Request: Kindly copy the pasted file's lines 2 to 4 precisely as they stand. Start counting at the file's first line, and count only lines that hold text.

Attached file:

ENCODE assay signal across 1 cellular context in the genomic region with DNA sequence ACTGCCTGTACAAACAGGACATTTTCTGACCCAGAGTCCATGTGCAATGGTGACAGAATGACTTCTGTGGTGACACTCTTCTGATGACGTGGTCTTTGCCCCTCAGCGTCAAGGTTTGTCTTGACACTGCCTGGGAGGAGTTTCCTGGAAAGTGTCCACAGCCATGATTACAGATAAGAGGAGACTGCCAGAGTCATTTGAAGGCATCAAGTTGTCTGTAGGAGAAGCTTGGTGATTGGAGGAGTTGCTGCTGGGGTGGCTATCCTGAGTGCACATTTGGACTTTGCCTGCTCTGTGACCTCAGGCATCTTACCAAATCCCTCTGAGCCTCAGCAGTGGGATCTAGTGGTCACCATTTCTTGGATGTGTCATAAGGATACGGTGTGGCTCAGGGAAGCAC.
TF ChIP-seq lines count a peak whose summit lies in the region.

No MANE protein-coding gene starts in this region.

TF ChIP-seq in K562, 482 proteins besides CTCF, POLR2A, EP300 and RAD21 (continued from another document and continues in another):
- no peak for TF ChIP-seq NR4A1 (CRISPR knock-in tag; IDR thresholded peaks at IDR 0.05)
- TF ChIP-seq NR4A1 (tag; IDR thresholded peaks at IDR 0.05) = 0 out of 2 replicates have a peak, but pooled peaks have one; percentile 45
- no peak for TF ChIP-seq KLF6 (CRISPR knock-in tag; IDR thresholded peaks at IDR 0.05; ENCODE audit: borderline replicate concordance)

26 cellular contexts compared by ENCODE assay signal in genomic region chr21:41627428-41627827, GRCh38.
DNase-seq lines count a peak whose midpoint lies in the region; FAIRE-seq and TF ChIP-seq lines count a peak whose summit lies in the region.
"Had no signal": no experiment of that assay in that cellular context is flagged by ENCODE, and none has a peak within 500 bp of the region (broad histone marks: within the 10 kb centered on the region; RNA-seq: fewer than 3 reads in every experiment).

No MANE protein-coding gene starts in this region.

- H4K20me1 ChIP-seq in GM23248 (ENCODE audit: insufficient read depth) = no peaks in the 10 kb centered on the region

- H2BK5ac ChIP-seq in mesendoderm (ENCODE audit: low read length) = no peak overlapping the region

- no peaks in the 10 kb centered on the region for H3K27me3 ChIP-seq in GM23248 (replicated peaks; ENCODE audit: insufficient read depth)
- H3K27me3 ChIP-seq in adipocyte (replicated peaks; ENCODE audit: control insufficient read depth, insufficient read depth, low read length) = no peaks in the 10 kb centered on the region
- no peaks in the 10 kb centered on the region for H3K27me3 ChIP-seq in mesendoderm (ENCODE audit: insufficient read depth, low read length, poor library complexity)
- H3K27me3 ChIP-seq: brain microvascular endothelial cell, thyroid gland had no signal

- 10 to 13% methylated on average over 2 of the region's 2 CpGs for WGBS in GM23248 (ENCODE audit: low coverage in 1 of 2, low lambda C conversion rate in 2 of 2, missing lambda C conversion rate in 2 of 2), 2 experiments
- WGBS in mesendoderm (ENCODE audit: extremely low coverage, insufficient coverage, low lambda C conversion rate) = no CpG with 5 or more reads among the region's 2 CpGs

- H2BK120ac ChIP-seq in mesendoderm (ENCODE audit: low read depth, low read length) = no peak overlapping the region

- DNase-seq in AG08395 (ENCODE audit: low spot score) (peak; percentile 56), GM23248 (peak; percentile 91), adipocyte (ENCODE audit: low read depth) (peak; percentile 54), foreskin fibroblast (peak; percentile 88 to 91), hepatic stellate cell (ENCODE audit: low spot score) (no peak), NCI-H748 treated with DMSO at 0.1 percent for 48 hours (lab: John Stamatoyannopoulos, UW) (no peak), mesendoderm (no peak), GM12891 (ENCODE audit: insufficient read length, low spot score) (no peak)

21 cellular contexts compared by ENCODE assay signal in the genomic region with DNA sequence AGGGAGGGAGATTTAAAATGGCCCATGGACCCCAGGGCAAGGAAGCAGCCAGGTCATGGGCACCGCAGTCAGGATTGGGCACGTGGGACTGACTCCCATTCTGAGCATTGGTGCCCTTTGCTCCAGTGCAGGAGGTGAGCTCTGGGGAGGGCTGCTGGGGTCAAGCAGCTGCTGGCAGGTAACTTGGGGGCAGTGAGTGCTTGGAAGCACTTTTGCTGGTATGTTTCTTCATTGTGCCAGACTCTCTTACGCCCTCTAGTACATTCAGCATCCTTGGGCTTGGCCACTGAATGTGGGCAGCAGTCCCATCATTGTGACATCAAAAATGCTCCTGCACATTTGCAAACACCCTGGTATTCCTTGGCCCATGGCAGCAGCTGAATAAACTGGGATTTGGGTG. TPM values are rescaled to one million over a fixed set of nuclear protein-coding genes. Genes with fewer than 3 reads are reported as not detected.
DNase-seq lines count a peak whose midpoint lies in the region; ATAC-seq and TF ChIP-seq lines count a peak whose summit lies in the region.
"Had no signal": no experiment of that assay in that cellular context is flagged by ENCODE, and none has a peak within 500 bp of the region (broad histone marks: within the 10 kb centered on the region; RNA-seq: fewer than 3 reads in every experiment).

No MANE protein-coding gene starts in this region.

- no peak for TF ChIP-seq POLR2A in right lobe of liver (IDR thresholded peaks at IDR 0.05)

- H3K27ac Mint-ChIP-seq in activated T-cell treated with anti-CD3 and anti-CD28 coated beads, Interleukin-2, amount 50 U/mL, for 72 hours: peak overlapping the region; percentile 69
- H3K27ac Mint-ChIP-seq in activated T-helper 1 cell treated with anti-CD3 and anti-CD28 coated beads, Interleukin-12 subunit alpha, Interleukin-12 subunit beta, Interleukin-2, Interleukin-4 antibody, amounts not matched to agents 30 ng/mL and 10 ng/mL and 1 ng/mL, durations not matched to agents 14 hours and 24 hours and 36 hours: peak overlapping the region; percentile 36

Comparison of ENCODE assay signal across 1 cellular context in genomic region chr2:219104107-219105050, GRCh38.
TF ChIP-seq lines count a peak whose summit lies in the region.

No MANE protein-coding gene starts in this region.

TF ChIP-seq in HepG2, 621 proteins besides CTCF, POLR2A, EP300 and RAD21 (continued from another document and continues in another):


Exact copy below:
TF ChIP-seq lines count a peak whose summit lies in the region.

No MANE protein-coding gene starts in this region.

TF ChIP-seq in K562, 482 proteins besides CTCF, POLR2A, EP300 and RAD21 (continued from another document and continues in another):